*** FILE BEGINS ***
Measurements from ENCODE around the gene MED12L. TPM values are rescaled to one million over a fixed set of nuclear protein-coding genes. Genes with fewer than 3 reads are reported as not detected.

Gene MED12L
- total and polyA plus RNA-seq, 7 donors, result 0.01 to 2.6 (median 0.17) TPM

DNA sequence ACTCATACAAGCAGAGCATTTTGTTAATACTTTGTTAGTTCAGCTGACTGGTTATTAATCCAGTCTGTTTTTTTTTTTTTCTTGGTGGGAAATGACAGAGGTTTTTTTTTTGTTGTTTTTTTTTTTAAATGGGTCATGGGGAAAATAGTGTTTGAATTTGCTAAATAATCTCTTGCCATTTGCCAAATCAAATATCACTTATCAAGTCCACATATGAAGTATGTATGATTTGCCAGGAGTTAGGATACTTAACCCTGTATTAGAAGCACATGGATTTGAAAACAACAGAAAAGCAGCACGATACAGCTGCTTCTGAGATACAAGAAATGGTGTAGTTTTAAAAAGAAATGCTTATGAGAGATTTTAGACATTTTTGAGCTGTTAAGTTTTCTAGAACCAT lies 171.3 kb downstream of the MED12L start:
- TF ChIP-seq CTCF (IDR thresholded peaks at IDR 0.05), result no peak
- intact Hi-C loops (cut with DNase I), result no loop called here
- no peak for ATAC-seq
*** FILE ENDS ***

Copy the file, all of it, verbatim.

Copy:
Measurements from ENCODE around the gene MED12L. TPM values are rescaled to one million over a fixed set of nuclear protein-coding genes. Genes with fewer than 3 reads are reported as not detected.

Gene MED12L
- total and polyA plus RNA-seq, 7 donors, result 0.01 to 2.6 (median 0.17) TPM

DNA sequence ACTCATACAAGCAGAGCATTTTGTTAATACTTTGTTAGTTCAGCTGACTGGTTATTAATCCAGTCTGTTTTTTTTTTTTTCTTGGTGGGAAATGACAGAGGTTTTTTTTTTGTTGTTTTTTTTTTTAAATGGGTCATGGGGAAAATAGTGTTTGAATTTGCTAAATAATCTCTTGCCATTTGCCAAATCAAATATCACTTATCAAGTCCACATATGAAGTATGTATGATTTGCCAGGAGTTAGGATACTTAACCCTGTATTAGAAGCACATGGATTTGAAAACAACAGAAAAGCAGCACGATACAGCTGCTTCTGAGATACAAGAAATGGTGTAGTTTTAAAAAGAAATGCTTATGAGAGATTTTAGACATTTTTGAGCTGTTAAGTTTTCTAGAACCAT lies 171.3 kb downstream of the MED12L start:
- TF ChIP-seq CTCF (IDR thresholded peaks at IDR 0.05), result no peak
- intact Hi-C loops (cut with DNase I), result no loop called here
- no peak for ATAC-seq